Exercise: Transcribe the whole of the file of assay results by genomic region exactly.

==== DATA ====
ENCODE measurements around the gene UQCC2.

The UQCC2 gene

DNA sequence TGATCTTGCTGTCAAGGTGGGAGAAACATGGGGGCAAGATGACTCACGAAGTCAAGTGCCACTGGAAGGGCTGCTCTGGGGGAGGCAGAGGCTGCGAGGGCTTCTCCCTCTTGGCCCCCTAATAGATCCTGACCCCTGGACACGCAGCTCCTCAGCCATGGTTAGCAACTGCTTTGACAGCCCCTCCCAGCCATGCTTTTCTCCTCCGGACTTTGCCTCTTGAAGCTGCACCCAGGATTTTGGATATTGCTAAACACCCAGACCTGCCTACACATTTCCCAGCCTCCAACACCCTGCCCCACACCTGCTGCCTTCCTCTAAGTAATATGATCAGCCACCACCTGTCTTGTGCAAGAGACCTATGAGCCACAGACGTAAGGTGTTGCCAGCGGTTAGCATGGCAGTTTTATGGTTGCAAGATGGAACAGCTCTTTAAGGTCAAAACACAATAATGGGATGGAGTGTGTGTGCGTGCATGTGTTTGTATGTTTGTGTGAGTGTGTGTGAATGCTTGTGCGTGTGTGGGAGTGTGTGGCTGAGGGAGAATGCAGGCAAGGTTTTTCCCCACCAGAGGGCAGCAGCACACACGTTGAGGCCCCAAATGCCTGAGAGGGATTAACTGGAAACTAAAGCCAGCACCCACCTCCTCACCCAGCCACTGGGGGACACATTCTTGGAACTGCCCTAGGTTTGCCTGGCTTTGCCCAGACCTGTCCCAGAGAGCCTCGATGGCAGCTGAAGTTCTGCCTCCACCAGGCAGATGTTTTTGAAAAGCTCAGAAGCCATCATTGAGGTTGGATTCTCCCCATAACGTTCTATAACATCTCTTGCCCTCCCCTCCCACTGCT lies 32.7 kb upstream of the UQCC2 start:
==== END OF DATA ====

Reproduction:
ENCODE measurements around the gene UQCC2.

The UQCC2 gene

DNA sequence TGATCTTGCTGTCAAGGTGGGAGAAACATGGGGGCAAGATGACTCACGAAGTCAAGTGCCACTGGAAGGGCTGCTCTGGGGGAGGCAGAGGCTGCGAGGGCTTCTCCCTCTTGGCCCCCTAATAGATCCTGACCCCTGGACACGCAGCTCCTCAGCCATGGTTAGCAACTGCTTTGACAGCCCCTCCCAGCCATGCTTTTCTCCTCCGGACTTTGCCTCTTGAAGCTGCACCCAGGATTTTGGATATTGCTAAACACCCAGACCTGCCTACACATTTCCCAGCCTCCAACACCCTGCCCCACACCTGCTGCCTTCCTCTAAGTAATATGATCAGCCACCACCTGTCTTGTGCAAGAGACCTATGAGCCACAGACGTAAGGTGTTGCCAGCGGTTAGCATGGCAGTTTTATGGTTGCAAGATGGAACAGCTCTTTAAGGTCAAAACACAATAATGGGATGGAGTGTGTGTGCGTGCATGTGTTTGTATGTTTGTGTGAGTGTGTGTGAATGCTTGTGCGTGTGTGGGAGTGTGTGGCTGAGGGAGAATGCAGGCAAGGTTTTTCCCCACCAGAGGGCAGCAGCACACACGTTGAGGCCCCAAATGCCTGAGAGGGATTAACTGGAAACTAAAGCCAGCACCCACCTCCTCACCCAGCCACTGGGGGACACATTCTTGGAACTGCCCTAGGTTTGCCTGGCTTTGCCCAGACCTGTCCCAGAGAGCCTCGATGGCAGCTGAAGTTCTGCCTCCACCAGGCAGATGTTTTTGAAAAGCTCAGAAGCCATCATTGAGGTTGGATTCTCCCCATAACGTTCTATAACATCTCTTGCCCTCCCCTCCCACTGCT lies 32.7 kb upstream of the UQCC2 start: